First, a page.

Partial Gastrectomy on patient w/bypass


True Blue
Daytona Beach, FL
Best answers
Hi everyone,

My surgeon performed what he called a partial gastrectomy for an ulcer and perforation on a patient with gastric bypass. He states he removed the body of the stomach but since the patient had bypass already it does not appear that he needed to do any anastomosis. He picked code 43610 - excision local, ulcer or benign tumor of stomach. I think that this was more involved than this, but not sure if 43631 is appropriate. Or would an unlisted code be a better choice? Can someone please review the note and tell me what they believe the correct code(s) would be? Sorry - it is a long one! :eek:

OPERATIVE FINDINGS: This patient status post gastrointestinal bypass surgery
with Roux-en-Y gastrojejunostomy.
Upon entering the abdomen, she was noted to have diffuse inflammation and
diffuse brownish turbid fluid throughout the abdomen including up over the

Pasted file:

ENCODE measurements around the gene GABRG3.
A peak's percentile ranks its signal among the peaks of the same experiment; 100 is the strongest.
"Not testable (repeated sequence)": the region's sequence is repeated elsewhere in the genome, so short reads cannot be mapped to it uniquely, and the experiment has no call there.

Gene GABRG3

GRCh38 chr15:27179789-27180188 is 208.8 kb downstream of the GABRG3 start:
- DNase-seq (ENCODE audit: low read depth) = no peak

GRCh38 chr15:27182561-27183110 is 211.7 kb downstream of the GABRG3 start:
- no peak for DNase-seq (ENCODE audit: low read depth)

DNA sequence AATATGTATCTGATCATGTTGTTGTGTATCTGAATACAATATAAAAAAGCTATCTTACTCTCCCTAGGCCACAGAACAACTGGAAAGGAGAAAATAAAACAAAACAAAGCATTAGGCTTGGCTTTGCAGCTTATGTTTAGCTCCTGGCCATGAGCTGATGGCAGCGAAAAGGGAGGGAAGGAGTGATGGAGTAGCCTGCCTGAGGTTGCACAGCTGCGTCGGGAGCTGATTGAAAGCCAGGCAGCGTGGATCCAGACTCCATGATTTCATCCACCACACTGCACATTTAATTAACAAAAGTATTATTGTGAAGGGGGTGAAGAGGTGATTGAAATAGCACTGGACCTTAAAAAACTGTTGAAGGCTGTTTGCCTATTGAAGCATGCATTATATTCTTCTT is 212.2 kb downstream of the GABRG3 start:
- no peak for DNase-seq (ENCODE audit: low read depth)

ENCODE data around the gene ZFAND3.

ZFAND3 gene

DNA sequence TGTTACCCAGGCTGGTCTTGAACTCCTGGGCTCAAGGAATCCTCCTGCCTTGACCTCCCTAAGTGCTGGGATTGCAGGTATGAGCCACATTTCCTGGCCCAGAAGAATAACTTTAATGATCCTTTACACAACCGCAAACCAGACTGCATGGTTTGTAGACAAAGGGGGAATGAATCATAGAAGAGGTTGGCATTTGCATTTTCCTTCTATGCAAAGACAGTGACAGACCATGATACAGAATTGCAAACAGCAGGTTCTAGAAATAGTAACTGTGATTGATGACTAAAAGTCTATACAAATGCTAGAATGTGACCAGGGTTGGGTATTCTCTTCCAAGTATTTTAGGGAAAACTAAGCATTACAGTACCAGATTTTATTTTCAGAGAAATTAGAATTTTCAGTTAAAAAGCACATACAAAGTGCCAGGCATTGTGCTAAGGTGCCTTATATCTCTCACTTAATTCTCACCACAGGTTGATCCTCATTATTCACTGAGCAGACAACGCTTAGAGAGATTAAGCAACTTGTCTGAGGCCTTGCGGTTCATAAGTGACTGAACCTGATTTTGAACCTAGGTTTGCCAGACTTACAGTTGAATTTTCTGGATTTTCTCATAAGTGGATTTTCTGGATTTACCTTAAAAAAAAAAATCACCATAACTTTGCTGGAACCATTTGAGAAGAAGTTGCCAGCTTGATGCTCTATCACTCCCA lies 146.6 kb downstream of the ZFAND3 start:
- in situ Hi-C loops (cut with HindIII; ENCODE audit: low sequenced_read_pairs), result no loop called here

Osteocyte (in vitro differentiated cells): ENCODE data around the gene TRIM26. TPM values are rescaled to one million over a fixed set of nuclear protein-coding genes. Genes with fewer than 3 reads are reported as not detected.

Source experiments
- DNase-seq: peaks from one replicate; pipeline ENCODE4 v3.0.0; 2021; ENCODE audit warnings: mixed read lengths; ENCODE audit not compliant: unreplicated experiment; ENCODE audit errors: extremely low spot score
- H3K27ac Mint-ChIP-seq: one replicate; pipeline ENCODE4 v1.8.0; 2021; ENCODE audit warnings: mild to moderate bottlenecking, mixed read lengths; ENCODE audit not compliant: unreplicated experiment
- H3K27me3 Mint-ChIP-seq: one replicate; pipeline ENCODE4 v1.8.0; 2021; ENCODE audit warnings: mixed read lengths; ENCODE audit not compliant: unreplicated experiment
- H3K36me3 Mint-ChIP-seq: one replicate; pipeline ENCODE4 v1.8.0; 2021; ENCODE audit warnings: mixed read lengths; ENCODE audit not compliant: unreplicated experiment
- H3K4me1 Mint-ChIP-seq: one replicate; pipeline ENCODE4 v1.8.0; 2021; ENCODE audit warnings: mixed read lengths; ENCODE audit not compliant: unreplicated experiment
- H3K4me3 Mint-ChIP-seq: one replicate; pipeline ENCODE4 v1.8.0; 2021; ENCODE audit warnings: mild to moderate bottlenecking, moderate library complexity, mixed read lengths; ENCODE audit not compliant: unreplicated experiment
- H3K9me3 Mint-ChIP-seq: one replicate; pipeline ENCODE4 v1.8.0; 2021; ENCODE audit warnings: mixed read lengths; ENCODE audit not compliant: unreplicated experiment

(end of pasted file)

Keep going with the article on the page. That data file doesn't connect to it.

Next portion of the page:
liver. With inspection of the abdomen, the lower abdomen did not appear to be
the source of the problem. The gallbladder and the duodenum appeared normal.
However, in progressing to the left upper quadrant, the patient was noted to
have a frankly bilious collection in the area of the left hiatus. There was
eventually discovered to be a 1.5 cm sharply demarcated perforated ulcer in
the body of the stomach distal to the staple across the functional part of the
stomach and with a through-and-through perforation with bile leakage. There
was no active bleeding. There were several silk sutures noted to be within
the area of this ulceration. The functional anastomosis of the jejunum to the